12 Pieces of Classical Music by Women

For Women's History Month 2017, a list of pieces that could get you started listening to music written by women; personally curated by the NET classical music staff.

Lora Black's picks:

1. The Boatswain's Mate: Overture by dame Ethyl Smyth

  • I chose this piece by Ethyl Smyth because she took part in the Suffragette movement in Britain, and because the sound of this work is upbeat and joyous. From the opening gentle chords to the brass charge, it encourages one to 'get involved.'

2.  Of a Sad Evening by Lili Boulanger

  • Both Lili and her older sister Nadia were musical. Lili was the first woman to win the Prix de Rome prize for composition. Unfortunately, she died very young, and this was to be one of her last works. This piece expresses melancholy. There is a lighter companion piece to this titled Of a Spring Morning. Both pieces have a somewhat Debussy-like sound.

Ethel Smyth

3. Celestial Suite: Nocturne by Toni Beauleiu

  • If pieces of classical music were items on a restaurant menu, this piece would be a dessert. Perhaps it would be strawberry shortcake with real whipped cream, or a dark chocolate mousse! It’s light, endearing and spiritually uplifting. Toni Beaulieu was a child prodigy and wrote her first composition at age 14.  By the time she was 18 she had earned a PhD in violin and a Master of Music in piano.  Probably best remembered as the composer of Jungle Rhumba, which was the highlight from the MGM musical Neptune's Daughter, starring Esther Williams and Red Skelton.  During her lifetime she wrote over 200 titles, with her work ranging from Latin American to classical, and from jazz to music for children.


Louise Farrenc

Sofia Gubaidulina, photo by Dmitri Smirnov

Robert Goldberg’s picks:

4.  Piano Quintet No. 2 in E Major, Op. 31 by Louise Farrenc

  • She is a wonderful composer, and I’ve always loved this piece -- especially the theme of the first movement, which is strikingly similar to the All Things Considered theme.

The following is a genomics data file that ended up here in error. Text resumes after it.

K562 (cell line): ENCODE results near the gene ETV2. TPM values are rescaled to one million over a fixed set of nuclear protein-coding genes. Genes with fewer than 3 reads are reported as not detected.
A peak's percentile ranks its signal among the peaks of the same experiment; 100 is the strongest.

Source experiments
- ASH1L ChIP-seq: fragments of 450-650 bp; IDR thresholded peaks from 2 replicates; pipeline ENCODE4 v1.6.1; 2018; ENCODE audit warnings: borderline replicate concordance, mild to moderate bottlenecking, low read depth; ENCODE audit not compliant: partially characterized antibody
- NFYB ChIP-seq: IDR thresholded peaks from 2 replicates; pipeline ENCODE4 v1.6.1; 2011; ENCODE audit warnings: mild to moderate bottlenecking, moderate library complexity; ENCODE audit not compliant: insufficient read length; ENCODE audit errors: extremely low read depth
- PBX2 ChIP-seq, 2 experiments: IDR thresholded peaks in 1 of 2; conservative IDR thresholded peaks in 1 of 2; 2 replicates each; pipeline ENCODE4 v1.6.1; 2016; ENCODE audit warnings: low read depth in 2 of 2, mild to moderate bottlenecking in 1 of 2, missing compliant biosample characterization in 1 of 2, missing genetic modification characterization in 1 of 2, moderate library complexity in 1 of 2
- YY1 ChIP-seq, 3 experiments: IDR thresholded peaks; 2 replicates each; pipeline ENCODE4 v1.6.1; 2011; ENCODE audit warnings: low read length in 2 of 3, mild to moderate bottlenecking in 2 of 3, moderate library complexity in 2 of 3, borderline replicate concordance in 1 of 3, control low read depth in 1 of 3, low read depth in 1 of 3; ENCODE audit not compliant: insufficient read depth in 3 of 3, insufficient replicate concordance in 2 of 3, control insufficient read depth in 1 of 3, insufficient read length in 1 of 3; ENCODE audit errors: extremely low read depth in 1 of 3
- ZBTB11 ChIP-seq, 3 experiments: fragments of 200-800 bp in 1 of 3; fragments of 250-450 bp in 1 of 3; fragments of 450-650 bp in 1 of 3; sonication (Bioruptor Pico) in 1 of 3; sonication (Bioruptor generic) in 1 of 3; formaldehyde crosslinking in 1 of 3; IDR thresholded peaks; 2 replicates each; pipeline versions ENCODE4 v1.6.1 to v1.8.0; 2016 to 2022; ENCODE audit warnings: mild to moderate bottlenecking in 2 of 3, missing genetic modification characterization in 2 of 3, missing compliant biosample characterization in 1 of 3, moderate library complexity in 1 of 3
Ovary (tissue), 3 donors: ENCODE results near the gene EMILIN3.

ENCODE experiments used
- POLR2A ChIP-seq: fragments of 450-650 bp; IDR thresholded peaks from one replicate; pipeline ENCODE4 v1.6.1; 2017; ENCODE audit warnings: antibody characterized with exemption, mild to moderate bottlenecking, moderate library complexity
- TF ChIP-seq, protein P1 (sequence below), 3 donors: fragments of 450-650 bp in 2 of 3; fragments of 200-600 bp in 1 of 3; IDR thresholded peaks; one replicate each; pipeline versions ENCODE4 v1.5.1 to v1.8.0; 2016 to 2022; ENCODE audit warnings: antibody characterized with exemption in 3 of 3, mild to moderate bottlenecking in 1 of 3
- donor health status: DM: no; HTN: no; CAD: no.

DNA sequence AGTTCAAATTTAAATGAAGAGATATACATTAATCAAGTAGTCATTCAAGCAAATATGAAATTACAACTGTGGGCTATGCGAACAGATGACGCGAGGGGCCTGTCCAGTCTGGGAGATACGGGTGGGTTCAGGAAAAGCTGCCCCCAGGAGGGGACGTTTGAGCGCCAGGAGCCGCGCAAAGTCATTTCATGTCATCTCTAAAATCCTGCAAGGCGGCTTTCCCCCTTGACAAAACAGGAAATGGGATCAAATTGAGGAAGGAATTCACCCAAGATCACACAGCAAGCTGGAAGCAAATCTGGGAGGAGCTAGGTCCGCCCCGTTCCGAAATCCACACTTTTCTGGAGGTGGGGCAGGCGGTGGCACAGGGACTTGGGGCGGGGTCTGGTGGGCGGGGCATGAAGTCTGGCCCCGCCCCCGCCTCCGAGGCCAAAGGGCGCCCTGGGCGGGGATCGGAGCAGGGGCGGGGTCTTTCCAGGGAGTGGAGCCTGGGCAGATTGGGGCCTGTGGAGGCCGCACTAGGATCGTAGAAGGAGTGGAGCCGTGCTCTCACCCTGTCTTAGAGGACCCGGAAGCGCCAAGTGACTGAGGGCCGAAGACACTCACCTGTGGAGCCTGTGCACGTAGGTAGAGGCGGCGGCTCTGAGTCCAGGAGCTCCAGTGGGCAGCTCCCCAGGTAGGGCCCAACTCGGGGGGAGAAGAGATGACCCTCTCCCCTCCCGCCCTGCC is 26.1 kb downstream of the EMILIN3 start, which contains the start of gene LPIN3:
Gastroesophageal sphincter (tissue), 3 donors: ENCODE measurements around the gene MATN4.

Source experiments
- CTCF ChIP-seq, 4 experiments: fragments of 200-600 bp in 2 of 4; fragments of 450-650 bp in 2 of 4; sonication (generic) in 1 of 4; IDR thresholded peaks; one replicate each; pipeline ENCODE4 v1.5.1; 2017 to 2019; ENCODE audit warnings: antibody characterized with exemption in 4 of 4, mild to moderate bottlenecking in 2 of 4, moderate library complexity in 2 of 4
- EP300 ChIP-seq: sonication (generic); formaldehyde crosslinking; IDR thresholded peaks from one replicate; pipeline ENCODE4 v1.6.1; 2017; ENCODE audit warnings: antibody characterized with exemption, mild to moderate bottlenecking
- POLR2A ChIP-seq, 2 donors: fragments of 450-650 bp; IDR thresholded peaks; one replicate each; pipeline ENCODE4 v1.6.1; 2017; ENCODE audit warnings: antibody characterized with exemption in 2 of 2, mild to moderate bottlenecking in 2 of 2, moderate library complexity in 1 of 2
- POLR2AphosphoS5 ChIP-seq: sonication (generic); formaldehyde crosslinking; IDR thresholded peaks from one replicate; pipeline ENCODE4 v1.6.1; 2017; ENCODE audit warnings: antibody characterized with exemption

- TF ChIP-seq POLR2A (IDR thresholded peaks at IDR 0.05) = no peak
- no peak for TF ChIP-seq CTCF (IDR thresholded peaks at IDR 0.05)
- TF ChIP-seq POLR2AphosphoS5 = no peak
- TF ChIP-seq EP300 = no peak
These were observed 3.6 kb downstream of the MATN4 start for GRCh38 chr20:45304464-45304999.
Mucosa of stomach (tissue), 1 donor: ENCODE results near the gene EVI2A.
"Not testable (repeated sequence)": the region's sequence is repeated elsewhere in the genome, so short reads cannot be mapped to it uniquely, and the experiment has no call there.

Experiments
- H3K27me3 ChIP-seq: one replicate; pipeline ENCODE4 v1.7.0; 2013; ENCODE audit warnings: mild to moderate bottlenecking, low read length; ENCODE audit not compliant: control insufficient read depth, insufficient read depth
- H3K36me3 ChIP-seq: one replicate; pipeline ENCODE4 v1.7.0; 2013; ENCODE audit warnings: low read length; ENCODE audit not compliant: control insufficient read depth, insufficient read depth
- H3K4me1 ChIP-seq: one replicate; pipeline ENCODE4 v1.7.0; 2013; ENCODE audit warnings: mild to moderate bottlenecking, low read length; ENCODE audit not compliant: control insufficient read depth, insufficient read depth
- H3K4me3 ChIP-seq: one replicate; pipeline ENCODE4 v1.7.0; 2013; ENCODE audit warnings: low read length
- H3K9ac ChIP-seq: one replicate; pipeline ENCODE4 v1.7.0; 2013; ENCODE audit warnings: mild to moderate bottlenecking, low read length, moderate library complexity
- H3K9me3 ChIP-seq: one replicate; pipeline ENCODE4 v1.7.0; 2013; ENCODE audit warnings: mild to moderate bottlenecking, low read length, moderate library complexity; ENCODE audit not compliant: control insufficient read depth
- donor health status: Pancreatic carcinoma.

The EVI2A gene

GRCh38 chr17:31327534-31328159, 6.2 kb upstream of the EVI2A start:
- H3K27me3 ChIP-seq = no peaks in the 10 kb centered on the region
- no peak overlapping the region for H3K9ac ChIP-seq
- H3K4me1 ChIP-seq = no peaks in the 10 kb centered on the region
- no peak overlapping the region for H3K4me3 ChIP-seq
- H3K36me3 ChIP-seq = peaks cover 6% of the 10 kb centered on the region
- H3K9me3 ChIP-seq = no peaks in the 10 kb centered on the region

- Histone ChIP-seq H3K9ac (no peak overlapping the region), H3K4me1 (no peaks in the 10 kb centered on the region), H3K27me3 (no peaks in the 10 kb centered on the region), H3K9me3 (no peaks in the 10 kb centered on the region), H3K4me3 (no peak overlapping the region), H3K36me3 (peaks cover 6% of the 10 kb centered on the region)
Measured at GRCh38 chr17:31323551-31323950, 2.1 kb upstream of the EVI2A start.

5.  Fantasy for Piano and Orchestra by Nadia Boulanger

  • Nadia just can’t be left out. She taught Aaron Copland, John Eliot Gardiner, Elliot Carter, Virgil Thomson, Daniel Barenboim, Philip Glass and Astor Piazzolla, to name a few. Also, she was the first woman to conduct the BBC Symphony, Boston Symphony, New York Philharmonic and Philadelphia orchestras, among others. She could have made more of a career as a composer in her own right, but didn’t believe she was very good. How much of that had to do with gender messaging? The Fantasy (1912) is rich and romantic, closer to Chopin than the impressionists, which is interesting considering she was at the forefront of ‘new music’.

6.  Sounds of the Forest for flute and piano by Sofia Gubaidulina   

  • Gubaidulina is an important and very interesting composer (still alive; born in 1931). She’s very much a modernist and got into the same kind of trouble as many of her male Soviet compatriots. But while their music is often angry and defiant, hers is a more spiritual and mystical rebuke. 


Genevieve Randall’s picks:

7.  Concertino for flute in D Major, Op. 107 by Cecile Chaminade